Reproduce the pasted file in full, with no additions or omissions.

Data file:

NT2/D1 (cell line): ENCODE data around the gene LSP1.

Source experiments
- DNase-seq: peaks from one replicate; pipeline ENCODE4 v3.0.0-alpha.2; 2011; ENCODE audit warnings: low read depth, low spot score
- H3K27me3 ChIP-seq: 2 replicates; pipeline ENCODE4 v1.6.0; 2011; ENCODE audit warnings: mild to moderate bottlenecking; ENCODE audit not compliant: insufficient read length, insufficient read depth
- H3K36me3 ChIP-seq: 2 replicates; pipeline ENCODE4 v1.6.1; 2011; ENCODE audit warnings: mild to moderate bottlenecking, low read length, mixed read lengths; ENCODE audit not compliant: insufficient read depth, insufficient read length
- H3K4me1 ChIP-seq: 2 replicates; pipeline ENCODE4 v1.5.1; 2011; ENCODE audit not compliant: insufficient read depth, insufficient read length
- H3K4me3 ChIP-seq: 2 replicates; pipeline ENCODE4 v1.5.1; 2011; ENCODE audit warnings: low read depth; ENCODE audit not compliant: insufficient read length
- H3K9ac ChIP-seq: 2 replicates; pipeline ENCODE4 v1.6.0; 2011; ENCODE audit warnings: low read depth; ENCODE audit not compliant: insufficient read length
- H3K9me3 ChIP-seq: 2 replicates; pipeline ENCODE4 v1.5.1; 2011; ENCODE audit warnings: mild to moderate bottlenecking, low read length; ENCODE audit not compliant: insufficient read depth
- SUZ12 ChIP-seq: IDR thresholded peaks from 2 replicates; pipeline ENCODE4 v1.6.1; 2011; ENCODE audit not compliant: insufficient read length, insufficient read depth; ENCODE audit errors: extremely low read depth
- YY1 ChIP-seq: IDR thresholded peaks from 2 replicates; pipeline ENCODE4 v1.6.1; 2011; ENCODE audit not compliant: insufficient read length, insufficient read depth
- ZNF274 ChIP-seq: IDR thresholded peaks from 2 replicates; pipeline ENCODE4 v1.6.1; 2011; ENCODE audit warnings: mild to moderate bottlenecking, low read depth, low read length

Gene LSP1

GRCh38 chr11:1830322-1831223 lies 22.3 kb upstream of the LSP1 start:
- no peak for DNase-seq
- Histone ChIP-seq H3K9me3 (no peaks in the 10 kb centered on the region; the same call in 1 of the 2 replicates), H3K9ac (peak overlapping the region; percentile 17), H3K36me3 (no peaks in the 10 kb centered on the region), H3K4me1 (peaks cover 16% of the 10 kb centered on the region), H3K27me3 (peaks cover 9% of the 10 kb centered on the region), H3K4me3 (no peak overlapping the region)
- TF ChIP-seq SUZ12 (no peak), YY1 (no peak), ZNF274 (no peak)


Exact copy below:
NT2/D1 (cell line): ENCODE data around the gene LSP1.

Source experiments
- DNase-seq: peaks from one replicate; pipeline ENCODE4 v3.0.0-alpha.2; 2011; ENCODE audit warnings: low read depth, low spot score
- H3K27me3 ChIP-seq: 2 replicates; pipeline ENCODE4 v1.6.0; 2011; ENCODE audit warnings: mild to moderate bottlenecking; ENCODE audit not compliant: insufficient read length, insufficient read depth
- H3K36me3 ChIP-seq: 2 replicates; pipeline ENCODE4 v1.6.1; 2011; ENCODE audit warnings: mild to moderate bottlenecking, low read length, mixed read lengths; ENCODE audit not compliant: insufficient read depth, insufficient read length
- H3K4me1 ChIP-seq: 2 replicates; pipeline ENCODE4 v1.5.1; 2011; ENCODE audit not compliant: insufficient read depth, insufficient read length
- H3K4me3 ChIP-seq: 2 replicates; pipeline ENCODE4 v1.5.1; 2011; ENCODE audit warnings: low read depth; ENCODE audit not compliant: insufficient read length
- H3K9ac ChIP-seq: 2 replicates; pipeline ENCODE4 v1.6.0; 2011; ENCODE audit warnings: low read depth; ENCODE audit not compliant: insufficient read length
- H3K9me3 ChIP-seq: 2 replicates; pipeline ENCODE4 v1.5.1; 2011; ENCODE audit warnings: mild to moderate bottlenecking, low read length; ENCODE audit not compliant: insufficient read depth
- SUZ12 ChIP-seq: IDR thresholded peaks from 2 replicates; pipeline ENCODE4 v1.6.1; 2011; ENCODE audit not compliant: insufficient read length, insufficient read depth; ENCODE audit errors: extremely low read depth
- YY1 ChIP-seq: IDR thresholded peaks from 2 replicates; pipeline ENCODE4 v1.6.1; 2011; ENCODE audit not compliant: insufficient read length, insufficient read depth
- ZNF274 ChIP-seq: IDR thresholded peaks from 2 replicates; pipeline ENCODE4 v1.6.1; 2011; ENCODE audit warnings: mild to moderate bottlenecking, low read depth, low read length

Gene LSP1

GRCh38 chr11:1830322-1831223 lies 22.3 kb upstream of the LSP1 start:
- no peak for DNase-seq
- Histone ChIP-seq H3K9me3 (no peaks in the 10 kb centered on the region; the same call in 1 of the 2 replicates), H3K9ac (peak overlapping the region; percentile 17), H3K36me3 (no peaks in the 10 kb centered on the region), H3K4me1 (peaks cover 16% of the 10 kb centered on the region), H3K27me3 (peaks cover 9% of the 10 kb centered on the region), H3K4me3 (no peak overlapping the region)
- TF ChIP-seq SUZ12 (no peak), YY1 (no peak), ZNF274 (no peak)